We were avid readers, although we kids had few books of our own. Every week or so, we went to the main library, the one over on Central St. near the middle of town. I recall the library as having wide marble steps leading to the entrance, with stone lions on either side positioned in a reclining mode, their paws stretched out in front of them. The library building has changed quite a bit, and I have been away from Springfield for many years. Recently, I mentioned those library lions to someone who also was familiar with the library building, and she said the library never had any lions. I definitely remember it as having lions. But she persisted and thought maybe I was thinking of a house on 1810002112_2e6b28e89aBenton St. that was close by and that did have stone lions out front. I don’t know. Some day I’m going to check it out. Anyway, we went to the library, lioned or not, and loaded our arms with books. We also paid fines, for somehow we neglected to return the books when they were due. Once, I lost a book and was scared of the library for a while, that is, until I got the money together to pay for the mysteriously vanished tome. I don’t know if I thought the librarian would send a policeman to my door or that someone would snatch me off the bus one Saturday in order to extract the price of that book. What a relief when I had paid the debt and again could stride up the central steps and check out more books.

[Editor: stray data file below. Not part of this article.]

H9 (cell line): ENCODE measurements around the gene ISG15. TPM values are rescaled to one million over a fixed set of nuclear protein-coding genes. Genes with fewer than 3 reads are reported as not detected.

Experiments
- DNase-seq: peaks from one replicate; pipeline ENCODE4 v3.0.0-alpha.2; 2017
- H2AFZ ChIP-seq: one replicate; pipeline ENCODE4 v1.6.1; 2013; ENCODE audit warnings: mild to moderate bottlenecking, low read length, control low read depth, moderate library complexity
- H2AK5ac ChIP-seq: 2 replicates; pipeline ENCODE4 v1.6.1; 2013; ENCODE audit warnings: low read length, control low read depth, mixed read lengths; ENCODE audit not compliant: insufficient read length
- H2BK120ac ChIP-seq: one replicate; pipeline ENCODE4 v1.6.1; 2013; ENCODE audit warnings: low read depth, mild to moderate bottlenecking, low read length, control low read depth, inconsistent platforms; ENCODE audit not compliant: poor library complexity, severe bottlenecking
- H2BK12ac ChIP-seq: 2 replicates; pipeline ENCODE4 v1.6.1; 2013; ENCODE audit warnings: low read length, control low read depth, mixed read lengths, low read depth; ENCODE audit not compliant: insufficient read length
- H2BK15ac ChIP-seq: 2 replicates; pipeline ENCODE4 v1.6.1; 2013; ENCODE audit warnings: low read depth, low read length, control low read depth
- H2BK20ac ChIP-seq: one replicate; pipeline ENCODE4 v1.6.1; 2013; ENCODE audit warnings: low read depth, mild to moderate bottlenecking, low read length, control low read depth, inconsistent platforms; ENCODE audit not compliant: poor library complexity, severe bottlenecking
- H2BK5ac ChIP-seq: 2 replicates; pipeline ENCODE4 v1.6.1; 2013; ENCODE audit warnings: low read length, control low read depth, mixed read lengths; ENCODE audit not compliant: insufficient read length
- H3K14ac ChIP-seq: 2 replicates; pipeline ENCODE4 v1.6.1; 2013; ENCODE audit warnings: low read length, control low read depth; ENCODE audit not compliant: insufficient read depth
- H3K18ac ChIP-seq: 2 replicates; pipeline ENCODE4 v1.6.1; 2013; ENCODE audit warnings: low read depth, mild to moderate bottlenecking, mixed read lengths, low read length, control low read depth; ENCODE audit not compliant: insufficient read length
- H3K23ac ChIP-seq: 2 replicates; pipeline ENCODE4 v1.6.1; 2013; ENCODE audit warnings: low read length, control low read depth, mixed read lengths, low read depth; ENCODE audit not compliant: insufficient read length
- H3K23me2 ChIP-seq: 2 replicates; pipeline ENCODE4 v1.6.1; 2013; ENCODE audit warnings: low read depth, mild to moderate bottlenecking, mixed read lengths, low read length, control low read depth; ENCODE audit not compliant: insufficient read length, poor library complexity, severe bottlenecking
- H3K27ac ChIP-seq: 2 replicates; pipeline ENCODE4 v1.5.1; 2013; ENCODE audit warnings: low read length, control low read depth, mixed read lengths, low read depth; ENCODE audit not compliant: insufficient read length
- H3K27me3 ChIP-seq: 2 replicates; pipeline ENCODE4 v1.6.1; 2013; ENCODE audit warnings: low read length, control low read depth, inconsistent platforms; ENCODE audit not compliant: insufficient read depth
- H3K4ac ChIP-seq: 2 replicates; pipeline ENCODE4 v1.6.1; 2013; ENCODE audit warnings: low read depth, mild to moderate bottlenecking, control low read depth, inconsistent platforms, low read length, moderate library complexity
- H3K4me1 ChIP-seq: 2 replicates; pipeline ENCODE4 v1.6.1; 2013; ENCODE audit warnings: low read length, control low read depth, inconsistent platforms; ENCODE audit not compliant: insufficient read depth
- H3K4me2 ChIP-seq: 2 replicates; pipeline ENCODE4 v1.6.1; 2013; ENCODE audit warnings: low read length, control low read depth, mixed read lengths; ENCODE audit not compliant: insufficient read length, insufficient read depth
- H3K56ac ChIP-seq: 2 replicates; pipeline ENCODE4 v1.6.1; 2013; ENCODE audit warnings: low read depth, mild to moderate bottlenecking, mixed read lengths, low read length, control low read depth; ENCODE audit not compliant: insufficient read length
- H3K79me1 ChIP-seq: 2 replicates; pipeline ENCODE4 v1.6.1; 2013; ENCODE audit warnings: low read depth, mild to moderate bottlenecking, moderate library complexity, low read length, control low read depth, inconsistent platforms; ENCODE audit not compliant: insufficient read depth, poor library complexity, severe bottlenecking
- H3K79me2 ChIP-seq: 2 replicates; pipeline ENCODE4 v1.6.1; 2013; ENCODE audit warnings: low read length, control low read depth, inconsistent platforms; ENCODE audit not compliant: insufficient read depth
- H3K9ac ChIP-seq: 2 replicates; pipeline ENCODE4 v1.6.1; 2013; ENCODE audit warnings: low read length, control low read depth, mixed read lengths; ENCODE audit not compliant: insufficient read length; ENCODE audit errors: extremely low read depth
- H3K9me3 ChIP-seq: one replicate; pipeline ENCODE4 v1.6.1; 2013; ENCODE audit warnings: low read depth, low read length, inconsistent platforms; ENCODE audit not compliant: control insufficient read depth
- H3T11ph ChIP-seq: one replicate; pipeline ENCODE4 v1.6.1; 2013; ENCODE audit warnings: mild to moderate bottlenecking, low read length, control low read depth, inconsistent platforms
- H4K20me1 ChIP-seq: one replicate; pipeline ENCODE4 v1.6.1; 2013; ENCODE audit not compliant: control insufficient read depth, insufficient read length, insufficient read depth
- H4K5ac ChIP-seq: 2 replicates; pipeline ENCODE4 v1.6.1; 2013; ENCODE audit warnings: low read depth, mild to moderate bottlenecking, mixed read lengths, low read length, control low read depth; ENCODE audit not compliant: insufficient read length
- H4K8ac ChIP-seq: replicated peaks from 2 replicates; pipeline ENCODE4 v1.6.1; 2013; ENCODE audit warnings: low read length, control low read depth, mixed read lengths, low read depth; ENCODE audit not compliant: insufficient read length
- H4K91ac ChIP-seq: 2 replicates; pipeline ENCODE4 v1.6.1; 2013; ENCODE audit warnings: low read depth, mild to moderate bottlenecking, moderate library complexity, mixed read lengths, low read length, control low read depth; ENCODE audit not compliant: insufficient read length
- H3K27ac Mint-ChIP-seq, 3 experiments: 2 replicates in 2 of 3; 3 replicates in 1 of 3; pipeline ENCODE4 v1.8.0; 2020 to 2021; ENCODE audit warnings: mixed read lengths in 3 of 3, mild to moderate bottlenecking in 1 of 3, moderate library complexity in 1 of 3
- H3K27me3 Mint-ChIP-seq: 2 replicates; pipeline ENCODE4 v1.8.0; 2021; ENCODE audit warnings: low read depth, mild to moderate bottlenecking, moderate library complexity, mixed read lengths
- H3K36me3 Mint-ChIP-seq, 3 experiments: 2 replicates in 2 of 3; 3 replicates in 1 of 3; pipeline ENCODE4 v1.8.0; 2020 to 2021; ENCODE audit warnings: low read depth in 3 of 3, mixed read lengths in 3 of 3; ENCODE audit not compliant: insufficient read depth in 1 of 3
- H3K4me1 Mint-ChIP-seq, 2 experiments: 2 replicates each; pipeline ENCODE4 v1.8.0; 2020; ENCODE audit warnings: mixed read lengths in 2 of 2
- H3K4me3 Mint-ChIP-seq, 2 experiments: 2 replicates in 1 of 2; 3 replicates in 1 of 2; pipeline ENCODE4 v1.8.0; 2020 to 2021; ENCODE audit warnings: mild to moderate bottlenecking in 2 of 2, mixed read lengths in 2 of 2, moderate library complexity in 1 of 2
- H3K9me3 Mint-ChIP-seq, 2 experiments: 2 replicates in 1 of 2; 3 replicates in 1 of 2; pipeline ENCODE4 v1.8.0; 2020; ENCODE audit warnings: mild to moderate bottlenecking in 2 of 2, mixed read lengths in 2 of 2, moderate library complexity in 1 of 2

Now, take a look here. Talk about angst resulting from an overdue library book…say 145 years overdue…or even worse, a stolen book.

RICHMOND, Va. —  Washington and Lee University has a missing library book back on its shelves — nearly 145 years after it was stolen by a Union soldier during the Civil War.

The 1842 book, the first volume of W.F.P. Napier’s four-volume “History of the War in the Peninsula and in the South of France From the Year 1807 to the Year 1814,” 0_61_041509_bookwas returned recently by a friend of one of the soldier’s descendants to the Lexington school’s Leyburn Library.

Mistakenly thinking he was at adjoining Virginia Military Institute, soldier C.S. Gates pilfered the book on June 11, 1864, from the library of what was then Washington College, university officials said this week. The theft took place when Army of West Virginia Gen. David Hunter’s troops raided the area and looted the college’s buildings. No other details about Gates were available from the university.

A note Gates inscribed in the book reads: “This book was taken from the Military Institute at Lexington Virginia in June 1864 when General Hunter was on his Lynchburg raid. The Institution was burned by the order of Gen. Hunter. The remains of Gen. Stonewall Jackson rest in the cemetery at this place.”